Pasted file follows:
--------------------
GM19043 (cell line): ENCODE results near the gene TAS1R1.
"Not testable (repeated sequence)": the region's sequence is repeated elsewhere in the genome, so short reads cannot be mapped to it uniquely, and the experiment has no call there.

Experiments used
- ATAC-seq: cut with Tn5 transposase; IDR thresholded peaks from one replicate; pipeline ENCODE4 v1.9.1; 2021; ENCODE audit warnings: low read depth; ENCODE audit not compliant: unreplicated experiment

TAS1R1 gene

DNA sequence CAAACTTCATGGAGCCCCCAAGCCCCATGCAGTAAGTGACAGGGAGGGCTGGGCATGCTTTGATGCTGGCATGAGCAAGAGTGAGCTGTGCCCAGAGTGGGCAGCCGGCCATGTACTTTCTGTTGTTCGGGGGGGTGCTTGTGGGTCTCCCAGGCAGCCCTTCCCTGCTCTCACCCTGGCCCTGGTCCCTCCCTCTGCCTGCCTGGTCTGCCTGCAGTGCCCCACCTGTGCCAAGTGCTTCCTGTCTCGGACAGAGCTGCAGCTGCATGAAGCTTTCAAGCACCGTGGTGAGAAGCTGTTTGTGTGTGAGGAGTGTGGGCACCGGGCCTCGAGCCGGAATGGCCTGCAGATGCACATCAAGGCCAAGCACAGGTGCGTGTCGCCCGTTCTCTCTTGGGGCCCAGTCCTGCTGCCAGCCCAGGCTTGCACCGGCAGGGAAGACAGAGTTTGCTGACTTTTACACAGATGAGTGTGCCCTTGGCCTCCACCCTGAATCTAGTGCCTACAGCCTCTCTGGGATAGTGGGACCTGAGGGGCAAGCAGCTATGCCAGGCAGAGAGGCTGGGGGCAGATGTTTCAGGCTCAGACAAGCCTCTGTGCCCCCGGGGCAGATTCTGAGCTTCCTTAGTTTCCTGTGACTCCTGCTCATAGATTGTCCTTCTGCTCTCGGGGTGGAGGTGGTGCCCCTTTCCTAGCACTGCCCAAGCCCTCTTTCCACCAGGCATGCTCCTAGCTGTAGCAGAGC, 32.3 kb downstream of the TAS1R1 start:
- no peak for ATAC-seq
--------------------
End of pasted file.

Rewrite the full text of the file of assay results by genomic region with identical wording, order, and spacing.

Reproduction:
GM19043 (cell line): ENCODE results near the gene TAS1R1.
"Not testable (repeated sequence)": the region's sequence is repeated elsewhere in the genome, so short reads cannot be mapped to it uniquely, and the experiment has no call there.

Experiments used
- ATAC-seq: cut with Tn5 transposase; IDR thresholded peaks from one replicate; pipeline ENCODE4 v1.9.1; 2021; ENCODE audit warnings: low read depth; ENCODE audit not compliant: unreplicated experiment

TAS1R1 gene

DNA sequence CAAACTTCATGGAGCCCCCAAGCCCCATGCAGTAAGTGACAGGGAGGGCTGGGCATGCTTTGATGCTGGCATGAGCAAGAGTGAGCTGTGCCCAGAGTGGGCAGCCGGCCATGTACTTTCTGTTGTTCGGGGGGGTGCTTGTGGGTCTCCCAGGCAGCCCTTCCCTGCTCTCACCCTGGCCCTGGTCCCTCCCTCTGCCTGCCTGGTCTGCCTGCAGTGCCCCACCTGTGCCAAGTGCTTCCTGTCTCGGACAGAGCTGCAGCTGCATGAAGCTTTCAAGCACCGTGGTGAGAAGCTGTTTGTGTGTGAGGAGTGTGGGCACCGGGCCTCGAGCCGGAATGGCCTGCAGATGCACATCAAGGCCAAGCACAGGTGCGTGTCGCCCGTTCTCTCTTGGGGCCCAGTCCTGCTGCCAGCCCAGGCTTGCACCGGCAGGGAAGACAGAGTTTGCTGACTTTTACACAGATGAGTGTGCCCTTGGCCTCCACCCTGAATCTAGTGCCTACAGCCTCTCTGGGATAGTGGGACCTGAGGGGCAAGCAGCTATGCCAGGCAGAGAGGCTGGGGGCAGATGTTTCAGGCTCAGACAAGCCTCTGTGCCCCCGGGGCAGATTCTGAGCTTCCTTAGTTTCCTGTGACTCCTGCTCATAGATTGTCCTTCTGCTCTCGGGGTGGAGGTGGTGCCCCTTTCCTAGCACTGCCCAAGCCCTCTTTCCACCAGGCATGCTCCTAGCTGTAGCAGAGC, 32.3 kb downstream of the TAS1R1 start:
- no peak for ATAC-seq